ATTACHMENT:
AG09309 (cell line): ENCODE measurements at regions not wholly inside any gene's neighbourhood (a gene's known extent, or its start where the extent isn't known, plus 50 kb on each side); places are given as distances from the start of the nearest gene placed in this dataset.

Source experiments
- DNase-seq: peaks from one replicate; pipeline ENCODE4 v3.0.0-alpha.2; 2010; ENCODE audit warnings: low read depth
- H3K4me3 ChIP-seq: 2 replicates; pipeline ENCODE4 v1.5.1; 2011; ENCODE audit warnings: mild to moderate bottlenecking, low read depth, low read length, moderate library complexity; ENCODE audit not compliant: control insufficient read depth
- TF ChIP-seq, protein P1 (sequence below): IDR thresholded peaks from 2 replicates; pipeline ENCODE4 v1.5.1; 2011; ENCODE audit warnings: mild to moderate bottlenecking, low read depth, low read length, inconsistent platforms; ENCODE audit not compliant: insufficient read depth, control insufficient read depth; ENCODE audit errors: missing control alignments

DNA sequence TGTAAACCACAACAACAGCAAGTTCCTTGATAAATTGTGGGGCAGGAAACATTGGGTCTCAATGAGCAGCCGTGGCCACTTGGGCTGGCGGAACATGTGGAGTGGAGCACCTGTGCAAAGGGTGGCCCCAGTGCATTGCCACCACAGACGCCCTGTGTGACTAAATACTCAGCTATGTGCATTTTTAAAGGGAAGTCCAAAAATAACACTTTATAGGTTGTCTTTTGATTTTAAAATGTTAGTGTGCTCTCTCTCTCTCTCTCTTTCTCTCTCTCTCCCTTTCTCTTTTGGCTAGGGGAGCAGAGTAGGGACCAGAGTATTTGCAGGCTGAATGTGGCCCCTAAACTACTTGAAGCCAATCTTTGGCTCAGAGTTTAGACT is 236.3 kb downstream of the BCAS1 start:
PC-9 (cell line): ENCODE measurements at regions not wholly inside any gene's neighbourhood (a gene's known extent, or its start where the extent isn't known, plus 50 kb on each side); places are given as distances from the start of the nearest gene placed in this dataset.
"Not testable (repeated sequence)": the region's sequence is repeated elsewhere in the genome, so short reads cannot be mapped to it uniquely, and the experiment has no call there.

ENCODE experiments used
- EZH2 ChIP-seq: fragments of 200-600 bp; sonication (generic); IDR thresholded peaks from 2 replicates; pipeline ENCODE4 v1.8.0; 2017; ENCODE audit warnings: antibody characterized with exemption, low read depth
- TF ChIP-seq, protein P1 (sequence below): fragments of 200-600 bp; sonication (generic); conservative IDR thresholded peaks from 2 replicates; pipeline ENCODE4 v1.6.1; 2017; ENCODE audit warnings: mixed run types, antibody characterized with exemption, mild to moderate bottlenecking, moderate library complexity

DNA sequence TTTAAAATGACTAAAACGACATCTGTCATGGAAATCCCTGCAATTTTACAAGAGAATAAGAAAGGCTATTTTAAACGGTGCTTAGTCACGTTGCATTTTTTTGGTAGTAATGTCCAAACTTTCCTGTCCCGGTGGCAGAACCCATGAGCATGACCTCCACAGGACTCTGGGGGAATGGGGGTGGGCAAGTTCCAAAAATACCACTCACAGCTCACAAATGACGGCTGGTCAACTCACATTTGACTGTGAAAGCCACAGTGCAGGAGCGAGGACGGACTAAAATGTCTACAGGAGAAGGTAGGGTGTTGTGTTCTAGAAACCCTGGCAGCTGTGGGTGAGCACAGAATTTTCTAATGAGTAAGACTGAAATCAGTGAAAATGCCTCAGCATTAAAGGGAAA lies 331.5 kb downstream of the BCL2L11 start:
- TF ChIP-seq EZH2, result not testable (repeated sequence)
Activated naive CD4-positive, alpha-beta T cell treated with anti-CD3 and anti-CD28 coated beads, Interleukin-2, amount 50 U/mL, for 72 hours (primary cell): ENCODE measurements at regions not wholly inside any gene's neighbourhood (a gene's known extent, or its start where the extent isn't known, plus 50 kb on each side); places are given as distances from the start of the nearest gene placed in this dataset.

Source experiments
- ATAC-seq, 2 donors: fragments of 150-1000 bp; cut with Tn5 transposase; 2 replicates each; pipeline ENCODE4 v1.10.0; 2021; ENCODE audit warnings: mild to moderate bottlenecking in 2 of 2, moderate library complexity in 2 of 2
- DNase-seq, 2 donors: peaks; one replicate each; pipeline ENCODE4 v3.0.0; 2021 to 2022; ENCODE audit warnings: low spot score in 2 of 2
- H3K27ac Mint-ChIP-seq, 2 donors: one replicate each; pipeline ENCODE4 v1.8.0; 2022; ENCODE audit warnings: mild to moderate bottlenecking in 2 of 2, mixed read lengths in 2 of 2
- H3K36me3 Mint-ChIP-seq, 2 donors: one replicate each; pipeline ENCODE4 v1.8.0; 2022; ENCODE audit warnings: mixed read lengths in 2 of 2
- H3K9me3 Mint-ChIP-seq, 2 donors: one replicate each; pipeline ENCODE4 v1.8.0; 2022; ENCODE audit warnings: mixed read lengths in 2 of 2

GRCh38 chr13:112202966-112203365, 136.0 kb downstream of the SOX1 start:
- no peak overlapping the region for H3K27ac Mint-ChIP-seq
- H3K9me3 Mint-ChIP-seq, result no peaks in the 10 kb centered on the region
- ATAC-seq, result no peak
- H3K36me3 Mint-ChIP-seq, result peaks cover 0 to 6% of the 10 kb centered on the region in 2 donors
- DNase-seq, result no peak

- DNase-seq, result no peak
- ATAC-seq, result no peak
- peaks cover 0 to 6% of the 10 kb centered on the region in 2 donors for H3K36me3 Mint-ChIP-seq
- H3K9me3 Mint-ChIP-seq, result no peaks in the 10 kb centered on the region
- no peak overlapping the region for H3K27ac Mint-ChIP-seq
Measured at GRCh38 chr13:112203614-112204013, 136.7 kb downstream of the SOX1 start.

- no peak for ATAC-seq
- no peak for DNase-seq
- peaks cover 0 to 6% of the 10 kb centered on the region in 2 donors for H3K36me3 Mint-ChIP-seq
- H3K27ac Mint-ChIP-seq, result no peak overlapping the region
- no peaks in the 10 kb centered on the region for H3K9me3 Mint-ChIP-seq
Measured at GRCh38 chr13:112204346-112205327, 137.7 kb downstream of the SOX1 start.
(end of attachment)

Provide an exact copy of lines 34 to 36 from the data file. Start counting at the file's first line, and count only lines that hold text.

- no peak for DNase-seq
- peaks cover 0 to 6% of the 10 kb centered on the region in 2 donors for H3K36me3 Mint-ChIP-seq
- H3K27ac Mint-ChIP-seq, result no peak overlapping the region